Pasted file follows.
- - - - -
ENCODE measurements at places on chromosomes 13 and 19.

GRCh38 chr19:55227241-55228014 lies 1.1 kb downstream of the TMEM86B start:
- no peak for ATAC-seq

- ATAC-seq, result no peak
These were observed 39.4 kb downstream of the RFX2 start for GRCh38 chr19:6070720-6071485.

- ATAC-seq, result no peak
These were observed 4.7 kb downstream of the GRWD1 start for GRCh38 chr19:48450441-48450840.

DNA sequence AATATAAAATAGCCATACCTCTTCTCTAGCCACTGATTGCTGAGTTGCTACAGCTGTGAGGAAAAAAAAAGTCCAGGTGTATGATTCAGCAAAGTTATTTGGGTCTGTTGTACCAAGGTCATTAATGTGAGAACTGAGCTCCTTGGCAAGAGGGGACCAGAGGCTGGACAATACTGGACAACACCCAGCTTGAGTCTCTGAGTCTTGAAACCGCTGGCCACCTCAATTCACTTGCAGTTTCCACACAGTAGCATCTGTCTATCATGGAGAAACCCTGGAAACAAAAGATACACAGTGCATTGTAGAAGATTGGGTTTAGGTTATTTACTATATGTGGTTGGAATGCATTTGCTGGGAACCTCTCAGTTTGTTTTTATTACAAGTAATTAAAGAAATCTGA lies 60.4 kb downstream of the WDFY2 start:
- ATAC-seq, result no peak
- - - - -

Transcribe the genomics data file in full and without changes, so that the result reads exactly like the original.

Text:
ENCODE measurements at places on chromosomes 13 and 19.

GRCh38 chr19:55227241-55228014 lies 1.1 kb downstream of the TMEM86B start:
- no peak for ATAC-seq

- ATAC-seq, result no peak
These were observed 39.4 kb downstream of the RFX2 start for GRCh38 chr19:6070720-6071485.

- ATAC-seq, result no peak
These were observed 4.7 kb downstream of the GRWD1 start for GRCh38 chr19:48450441-48450840.

DNA sequence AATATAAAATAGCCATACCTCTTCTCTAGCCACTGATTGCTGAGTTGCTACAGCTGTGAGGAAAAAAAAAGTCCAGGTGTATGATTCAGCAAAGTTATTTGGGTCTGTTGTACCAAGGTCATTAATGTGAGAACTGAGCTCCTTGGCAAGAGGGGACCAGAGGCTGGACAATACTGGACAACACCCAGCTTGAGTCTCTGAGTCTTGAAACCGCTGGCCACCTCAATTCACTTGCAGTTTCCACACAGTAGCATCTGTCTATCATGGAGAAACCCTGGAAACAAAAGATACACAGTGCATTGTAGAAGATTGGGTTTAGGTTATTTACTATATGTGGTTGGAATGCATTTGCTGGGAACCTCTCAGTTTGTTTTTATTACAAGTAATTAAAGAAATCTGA lies 60.4 kb downstream of the WDFY2 start:
- ATAC-seq, result no peak